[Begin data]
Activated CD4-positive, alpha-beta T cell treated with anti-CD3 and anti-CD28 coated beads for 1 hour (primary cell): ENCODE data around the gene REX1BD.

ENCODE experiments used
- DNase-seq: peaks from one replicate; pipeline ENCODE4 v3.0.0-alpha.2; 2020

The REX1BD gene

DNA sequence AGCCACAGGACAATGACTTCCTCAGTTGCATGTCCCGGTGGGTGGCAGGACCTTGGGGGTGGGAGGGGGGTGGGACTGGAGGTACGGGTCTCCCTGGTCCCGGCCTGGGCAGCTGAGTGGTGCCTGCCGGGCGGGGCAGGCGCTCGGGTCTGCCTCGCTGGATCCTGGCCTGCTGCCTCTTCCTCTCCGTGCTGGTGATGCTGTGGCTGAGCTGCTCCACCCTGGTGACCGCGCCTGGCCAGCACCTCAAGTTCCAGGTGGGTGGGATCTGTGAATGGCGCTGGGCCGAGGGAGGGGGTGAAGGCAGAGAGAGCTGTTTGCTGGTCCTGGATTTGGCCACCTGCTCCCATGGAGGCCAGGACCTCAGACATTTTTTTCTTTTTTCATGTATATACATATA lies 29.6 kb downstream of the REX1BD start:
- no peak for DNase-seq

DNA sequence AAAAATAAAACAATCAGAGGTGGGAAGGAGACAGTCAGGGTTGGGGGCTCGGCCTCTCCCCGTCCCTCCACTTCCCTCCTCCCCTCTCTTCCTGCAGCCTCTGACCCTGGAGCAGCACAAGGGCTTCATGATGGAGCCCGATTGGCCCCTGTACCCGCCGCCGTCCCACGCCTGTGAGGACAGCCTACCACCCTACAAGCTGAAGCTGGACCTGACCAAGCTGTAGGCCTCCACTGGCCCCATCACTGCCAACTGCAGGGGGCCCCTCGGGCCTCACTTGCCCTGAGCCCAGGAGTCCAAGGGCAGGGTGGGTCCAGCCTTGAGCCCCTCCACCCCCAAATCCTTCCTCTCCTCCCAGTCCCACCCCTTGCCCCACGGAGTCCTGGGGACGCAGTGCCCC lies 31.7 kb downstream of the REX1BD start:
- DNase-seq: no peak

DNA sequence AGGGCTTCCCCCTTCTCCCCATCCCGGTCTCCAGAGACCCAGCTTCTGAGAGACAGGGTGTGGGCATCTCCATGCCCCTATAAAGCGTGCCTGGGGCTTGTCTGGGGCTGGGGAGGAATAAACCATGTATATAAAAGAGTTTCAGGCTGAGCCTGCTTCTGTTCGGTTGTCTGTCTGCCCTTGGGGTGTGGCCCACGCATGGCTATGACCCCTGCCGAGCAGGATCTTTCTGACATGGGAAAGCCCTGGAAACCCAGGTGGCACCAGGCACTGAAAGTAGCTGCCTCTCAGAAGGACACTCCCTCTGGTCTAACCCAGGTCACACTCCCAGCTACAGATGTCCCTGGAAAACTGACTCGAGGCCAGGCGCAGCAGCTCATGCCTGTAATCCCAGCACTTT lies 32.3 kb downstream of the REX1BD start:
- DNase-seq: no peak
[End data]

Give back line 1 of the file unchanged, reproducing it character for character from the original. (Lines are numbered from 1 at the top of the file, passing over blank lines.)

Activated CD4-positive, alpha-beta T cell treated with anti-CD3 and anti-CD28 coated beads for 1 hour (primary cell): ENCODE data around the gene REX1BD.